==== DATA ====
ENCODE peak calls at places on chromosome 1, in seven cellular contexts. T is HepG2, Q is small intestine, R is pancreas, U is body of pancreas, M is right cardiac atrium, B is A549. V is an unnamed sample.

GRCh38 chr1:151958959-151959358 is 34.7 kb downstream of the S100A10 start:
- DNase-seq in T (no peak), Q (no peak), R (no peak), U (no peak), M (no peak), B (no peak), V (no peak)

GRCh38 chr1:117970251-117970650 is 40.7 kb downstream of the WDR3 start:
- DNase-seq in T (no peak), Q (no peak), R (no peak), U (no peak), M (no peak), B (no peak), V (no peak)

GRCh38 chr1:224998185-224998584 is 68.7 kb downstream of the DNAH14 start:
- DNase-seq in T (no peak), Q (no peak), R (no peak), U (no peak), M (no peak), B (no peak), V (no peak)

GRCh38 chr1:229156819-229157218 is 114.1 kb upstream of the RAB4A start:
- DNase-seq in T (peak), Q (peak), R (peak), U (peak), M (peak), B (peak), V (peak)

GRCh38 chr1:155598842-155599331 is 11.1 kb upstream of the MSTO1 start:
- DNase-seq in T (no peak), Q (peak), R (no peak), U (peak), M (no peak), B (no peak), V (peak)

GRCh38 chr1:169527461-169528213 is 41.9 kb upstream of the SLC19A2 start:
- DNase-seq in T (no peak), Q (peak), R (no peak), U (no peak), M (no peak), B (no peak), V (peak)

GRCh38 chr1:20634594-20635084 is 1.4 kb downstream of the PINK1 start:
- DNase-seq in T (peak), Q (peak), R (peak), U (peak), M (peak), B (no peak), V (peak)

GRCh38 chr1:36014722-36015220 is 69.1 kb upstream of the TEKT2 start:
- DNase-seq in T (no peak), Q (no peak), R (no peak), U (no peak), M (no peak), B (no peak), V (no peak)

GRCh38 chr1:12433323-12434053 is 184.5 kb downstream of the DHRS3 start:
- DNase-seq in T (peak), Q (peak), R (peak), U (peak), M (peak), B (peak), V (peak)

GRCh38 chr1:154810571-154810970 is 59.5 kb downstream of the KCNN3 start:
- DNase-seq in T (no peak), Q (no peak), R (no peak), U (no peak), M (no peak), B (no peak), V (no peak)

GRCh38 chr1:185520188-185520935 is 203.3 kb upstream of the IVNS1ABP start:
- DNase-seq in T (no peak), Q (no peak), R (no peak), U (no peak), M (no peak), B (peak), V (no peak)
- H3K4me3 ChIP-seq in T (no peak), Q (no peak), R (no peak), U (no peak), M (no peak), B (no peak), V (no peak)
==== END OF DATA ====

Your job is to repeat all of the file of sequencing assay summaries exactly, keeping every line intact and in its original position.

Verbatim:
ENCODE peak calls at places on chromosome 1, in seven cellular contexts. T is HepG2, Q is small intestine, R is pancreas, U is body of pancreas, M is right cardiac atrium, B is A549. V is an unnamed sample.

GRCh38 chr1:151958959-151959358 is 34.7 kb downstream of the S100A10 start:
- DNase-seq in T (no peak), Q (no peak), R (no peak), U (no peak), M (no peak), B (no peak), V (no peak)

GRCh38 chr1:117970251-117970650 is 40.7 kb downstream of the WDR3 start:
- DNase-seq in T (no peak), Q (no peak), R (no peak), U (no peak), M (no peak), B (no peak), V (no peak)

GRCh38 chr1:224998185-224998584 is 68.7 kb downstream of the DNAH14 start:
- DNase-seq in T (no peak), Q (no peak), R (no peak), U (no peak), M (no peak), B (no peak), V (no peak)

GRCh38 chr1:229156819-229157218 is 114.1 kb upstream of the RAB4A start:
- DNase-seq in T (peak), Q (peak), R (peak), U (peak), M (peak), B (peak), V (peak)

GRCh38 chr1:155598842-155599331 is 11.1 kb upstream of the MSTO1 start:
- DNase-seq in T (no peak), Q (peak), R (no peak), U (peak), M (no peak), B (no peak), V (peak)

GRCh38 chr1:169527461-169528213 is 41.9 kb upstream of the SLC19A2 start:
- DNase-seq in T (no peak), Q (peak), R (no peak), U (no peak), M (no peak), B (no peak), V (peak)

GRCh38 chr1:20634594-20635084 is 1.4 kb downstream of the PINK1 start:
- DNase-seq in T (peak), Q (peak), R (peak), U (peak), M (peak), B (no peak), V (peak)

GRCh38 chr1:36014722-36015220 is 69.1 kb upstream of the TEKT2 start:
- DNase-seq in T (no peak), Q (no peak), R (no peak), U (no peak), M (no peak), B (no peak), V (no peak)

GRCh38 chr1:12433323-12434053 is 184.5 kb downstream of the DHRS3 start:
- DNase-seq in T (peak), Q (peak), R (peak), U (peak), M (peak), B (peak), V (peak)

GRCh38 chr1:154810571-154810970 is 59.5 kb downstream of the KCNN3 start:
- DNase-seq in T (no peak), Q (no peak), R (no peak), U (no peak), M (no peak), B (no peak), V (no peak)

GRCh38 chr1:185520188-185520935 is 203.3 kb upstream of the IVNS1ABP start:
- DNase-seq in T (no peak), Q (no peak), R (no peak), U (no peak), M (no peak), B (peak), V (no peak)
- H3K4me3 ChIP-seq in T (no peak), Q (no peak), R (no peak), U (no peak), M (no peak), B (no peak), V (no peak)